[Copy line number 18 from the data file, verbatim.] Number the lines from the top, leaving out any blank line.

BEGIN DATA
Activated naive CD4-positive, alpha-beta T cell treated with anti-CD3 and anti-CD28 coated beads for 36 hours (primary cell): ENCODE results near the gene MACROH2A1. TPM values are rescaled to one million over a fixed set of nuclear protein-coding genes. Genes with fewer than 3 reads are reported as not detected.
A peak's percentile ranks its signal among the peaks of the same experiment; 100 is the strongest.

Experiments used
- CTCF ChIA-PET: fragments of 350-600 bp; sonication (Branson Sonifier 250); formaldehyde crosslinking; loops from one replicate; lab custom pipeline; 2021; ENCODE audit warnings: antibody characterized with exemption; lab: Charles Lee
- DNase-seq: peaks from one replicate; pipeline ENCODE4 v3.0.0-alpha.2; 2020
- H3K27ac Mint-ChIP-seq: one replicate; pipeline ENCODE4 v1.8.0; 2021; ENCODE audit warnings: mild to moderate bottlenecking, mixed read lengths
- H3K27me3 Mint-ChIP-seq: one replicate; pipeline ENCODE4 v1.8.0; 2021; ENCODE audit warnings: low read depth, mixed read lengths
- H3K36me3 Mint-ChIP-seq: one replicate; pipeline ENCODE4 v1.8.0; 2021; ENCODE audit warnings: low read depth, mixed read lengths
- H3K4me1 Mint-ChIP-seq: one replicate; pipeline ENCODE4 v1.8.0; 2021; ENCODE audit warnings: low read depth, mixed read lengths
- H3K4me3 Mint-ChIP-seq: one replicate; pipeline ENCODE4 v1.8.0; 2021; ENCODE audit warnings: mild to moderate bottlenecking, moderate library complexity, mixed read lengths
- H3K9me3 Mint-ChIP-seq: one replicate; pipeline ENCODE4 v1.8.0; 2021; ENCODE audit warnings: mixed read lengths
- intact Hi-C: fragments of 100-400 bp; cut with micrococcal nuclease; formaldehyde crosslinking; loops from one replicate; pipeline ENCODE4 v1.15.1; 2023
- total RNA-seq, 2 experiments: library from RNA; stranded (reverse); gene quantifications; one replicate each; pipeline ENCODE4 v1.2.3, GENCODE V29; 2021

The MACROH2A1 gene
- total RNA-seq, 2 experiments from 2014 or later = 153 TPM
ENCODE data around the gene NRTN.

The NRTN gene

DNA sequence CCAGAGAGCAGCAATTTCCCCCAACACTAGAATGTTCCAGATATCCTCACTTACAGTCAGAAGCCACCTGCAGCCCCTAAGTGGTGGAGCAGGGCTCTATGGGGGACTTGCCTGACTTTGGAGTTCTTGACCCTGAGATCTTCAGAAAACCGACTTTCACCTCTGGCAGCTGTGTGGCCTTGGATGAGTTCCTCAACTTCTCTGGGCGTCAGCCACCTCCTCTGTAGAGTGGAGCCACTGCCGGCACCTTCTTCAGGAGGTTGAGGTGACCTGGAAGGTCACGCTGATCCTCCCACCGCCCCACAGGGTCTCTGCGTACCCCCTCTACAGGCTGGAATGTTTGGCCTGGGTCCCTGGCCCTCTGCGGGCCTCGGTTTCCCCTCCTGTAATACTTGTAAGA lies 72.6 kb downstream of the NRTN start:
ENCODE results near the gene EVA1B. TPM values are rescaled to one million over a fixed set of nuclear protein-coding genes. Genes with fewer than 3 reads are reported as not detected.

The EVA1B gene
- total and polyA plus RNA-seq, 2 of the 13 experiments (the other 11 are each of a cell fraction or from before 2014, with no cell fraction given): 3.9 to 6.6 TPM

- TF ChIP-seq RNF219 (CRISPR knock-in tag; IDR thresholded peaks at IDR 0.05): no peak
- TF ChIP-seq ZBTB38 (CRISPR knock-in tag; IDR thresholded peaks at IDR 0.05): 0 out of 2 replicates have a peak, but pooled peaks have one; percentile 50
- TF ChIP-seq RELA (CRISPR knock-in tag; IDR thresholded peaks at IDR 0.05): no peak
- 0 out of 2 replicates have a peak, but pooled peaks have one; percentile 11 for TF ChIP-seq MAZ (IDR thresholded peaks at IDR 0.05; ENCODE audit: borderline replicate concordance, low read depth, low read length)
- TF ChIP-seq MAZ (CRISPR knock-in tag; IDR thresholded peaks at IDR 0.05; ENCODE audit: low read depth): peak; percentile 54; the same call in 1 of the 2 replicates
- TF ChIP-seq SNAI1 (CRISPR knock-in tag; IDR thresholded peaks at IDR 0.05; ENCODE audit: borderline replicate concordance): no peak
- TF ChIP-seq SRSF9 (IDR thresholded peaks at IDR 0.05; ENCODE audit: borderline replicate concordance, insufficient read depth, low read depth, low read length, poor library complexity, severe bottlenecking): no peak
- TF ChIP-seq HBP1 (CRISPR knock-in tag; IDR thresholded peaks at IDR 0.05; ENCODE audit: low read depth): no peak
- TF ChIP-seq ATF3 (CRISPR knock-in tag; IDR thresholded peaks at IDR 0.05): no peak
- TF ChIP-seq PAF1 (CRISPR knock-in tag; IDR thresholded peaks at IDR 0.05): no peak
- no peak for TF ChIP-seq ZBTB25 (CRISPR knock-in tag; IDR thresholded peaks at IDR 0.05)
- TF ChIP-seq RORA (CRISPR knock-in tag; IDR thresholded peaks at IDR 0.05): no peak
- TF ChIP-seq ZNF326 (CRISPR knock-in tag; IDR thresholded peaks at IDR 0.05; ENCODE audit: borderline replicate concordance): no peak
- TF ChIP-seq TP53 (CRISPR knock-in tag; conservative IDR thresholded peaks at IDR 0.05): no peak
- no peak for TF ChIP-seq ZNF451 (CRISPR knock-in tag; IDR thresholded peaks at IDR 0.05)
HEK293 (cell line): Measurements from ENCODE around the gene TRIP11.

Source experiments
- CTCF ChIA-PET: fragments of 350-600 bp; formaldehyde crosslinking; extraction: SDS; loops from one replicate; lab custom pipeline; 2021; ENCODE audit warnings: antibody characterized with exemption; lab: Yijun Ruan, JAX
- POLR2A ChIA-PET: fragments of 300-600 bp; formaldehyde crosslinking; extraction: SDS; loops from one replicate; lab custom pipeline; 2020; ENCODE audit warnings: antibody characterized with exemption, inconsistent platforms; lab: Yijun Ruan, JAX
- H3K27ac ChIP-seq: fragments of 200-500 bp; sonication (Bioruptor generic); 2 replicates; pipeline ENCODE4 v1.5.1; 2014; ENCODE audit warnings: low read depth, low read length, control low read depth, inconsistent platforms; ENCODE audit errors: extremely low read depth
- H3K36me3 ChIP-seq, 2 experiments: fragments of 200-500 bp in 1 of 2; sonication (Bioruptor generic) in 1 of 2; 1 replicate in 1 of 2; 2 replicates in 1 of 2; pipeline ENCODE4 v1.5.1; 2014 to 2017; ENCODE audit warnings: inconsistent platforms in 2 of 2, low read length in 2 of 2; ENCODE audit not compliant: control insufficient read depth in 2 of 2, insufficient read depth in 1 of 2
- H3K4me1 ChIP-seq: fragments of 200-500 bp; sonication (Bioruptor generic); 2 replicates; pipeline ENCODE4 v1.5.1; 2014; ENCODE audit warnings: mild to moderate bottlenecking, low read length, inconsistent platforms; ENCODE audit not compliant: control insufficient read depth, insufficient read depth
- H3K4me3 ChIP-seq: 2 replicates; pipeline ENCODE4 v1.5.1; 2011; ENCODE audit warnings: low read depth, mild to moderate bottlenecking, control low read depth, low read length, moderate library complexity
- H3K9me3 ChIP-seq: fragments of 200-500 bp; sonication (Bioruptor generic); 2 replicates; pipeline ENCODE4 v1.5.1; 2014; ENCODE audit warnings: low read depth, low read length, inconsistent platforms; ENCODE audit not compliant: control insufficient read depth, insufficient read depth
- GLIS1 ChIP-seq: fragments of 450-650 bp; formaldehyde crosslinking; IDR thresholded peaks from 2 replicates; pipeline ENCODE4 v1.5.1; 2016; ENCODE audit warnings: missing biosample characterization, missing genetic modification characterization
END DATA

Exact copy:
DNA sequence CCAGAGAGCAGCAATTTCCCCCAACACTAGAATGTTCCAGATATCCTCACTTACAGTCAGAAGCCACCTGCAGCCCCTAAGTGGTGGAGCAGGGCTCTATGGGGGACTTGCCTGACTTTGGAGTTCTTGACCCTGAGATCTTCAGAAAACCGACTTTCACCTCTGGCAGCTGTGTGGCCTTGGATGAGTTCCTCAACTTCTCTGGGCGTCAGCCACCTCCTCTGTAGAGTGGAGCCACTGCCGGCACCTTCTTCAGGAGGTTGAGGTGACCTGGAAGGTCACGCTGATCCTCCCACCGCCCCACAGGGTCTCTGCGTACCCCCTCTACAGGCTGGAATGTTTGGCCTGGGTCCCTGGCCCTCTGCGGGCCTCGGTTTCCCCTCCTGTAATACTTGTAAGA lies 72.6 kb downstream of the NRTN start: